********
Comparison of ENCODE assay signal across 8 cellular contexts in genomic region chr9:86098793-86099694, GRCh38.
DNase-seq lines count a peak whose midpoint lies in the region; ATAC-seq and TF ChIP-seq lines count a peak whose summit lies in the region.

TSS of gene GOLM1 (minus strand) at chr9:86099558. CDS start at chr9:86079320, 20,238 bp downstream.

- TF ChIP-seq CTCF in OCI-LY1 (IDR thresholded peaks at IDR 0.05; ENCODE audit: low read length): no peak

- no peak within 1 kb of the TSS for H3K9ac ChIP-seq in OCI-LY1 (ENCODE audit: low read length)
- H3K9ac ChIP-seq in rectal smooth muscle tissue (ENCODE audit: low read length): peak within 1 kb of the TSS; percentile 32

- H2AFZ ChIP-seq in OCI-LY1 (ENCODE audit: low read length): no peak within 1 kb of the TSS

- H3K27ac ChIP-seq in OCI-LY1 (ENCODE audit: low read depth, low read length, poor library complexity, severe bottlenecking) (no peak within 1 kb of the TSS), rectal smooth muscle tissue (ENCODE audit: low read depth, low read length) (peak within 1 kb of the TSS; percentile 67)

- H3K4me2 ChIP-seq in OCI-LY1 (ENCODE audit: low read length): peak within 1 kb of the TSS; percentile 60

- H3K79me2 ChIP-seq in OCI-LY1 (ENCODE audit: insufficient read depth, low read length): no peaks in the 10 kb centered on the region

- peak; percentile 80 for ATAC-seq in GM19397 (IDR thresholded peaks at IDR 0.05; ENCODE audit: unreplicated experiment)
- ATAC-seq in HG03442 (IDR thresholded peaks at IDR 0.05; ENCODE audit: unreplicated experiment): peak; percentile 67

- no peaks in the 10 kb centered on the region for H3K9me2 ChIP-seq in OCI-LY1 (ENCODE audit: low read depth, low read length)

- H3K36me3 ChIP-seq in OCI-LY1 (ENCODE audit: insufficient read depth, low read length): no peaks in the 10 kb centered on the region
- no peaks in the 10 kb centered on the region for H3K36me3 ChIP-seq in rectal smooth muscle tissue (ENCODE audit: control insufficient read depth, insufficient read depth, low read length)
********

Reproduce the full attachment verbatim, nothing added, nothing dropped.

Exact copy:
Comparison of ENCODE assay signal across 8 cellular contexts in genomic region chr9:86098793-86099694, GRCh38.
DNase-seq lines count a peak whose midpoint lies in the region; ATAC-seq and TF ChIP-seq lines count a peak whose summit lies in the region.

TSS of gene GOLM1 (minus strand) at chr9:86099558. CDS start at chr9:86079320, 20,238 bp downstream.

- TF ChIP-seq CTCF in OCI-LY1 (IDR thresholded peaks at IDR 0.05; ENCODE audit: low read length): no peak

- no peak within 1 kb of the TSS for H3K9ac ChIP-seq in OCI-LY1 (ENCODE audit: low read length)
- H3K9ac ChIP-seq in rectal smooth muscle tissue (ENCODE audit: low read length): peak within 1 kb of the TSS; percentile 32

- H2AFZ ChIP-seq in OCI-LY1 (ENCODE audit: low read length): no peak within 1 kb of the TSS

- H3K27ac ChIP-seq in OCI-LY1 (ENCODE audit: low read depth, low read length, poor library complexity, severe bottlenecking) (no peak within 1 kb of the TSS), rectal smooth muscle tissue (ENCODE audit: low read depth, low read length) (peak within 1 kb of the TSS; percentile 67)

- H3K4me2 ChIP-seq in OCI-LY1 (ENCODE audit: low read length): peak within 1 kb of the TSS; percentile 60

- H3K79me2 ChIP-seq in OCI-LY1 (ENCODE audit: insufficient read depth, low read length): no peaks in the 10 kb centered on the region

- peak; percentile 80 for ATAC-seq in GM19397 (IDR thresholded peaks at IDR 0.05; ENCODE audit: unreplicated experiment)
- ATAC-seq in HG03442 (IDR thresholded peaks at IDR 0.05; ENCODE audit: unreplicated experiment): peak; percentile 67

- no peaks in the 10 kb centered on the region for H3K9me2 ChIP-seq in OCI-LY1 (ENCODE audit: low read depth, low read length)

- H3K36me3 ChIP-seq in OCI-LY1 (ENCODE audit: insufficient read depth, low read length): no peaks in the 10 kb centered on the region
- no peaks in the 10 kb centered on the region for H3K36me3 ChIP-seq in rectal smooth muscle tissue (ENCODE audit: control insufficient read depth, insufficient read depth, low read length)